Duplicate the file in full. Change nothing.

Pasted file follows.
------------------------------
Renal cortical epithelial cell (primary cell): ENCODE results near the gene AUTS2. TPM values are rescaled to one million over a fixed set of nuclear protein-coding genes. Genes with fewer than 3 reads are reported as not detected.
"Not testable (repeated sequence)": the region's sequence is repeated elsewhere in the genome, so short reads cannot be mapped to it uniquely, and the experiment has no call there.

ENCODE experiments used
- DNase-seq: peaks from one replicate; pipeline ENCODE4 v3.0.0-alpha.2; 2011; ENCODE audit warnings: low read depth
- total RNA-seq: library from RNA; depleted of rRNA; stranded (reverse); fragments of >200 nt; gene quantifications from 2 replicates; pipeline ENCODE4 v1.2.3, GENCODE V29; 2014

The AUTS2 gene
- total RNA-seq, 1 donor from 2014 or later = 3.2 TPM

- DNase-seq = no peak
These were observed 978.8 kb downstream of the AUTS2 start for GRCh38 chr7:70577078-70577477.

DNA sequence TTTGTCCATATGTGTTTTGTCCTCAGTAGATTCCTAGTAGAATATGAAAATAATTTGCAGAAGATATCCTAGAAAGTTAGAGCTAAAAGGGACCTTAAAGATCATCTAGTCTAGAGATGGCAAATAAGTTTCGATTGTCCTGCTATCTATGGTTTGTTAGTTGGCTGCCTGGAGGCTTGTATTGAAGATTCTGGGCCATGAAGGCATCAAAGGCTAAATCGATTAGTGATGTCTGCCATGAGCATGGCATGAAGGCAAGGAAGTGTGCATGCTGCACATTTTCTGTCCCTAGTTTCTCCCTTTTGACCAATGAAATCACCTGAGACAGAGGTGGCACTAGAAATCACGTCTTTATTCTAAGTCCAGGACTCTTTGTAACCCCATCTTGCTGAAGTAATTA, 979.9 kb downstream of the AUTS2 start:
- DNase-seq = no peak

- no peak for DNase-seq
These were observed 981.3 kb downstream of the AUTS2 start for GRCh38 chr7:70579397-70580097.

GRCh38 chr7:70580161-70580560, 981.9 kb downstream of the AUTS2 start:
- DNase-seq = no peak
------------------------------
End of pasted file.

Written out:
Renal cortical epithelial cell (primary cell): ENCODE results near the gene AUTS2. TPM values are rescaled to one million over a fixed set of nuclear protein-coding genes. Genes with fewer than 3 reads are reported as not detected.
"Not testable (repeated sequence)": the region's sequence is repeated elsewhere in the genome, so short reads cannot be mapped to it uniquely, and the experiment has no call there.

ENCODE experiments used
- DNase-seq: peaks from one replicate; pipeline ENCODE4 v3.0.0-alpha.2; 2011; ENCODE audit warnings: low read depth
- total RNA-seq: library from RNA; depleted of rRNA; stranded (reverse); fragments of >200 nt; gene quantifications from 2 replicates; pipeline ENCODE4 v1.2.3, GENCODE V29; 2014

The AUTS2 gene
- total RNA-seq, 1 donor from 2014 or later = 3.2 TPM

- DNase-seq = no peak
These were observed 978.8 kb downstream of the AUTS2 start for GRCh38 chr7:70577078-70577477.

DNA sequence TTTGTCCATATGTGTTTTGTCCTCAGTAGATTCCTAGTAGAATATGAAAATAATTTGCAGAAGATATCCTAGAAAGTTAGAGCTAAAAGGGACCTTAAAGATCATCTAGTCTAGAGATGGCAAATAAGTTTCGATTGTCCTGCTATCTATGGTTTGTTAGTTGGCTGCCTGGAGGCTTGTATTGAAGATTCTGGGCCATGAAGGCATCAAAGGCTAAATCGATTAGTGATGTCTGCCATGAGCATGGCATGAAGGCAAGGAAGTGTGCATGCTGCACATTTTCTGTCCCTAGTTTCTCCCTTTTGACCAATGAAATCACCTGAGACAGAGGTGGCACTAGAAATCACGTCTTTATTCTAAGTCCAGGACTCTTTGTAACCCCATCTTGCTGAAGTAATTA, 979.9 kb downstream of the AUTS2 start:
- DNase-seq = no peak

- no peak for DNase-seq
These were observed 981.3 kb downstream of the AUTS2 start for GRCh38 chr7:70579397-70580097.

GRCh38 chr7:70580161-70580560, 981.9 kb downstream of the AUTS2 start:
- DNase-seq = no peak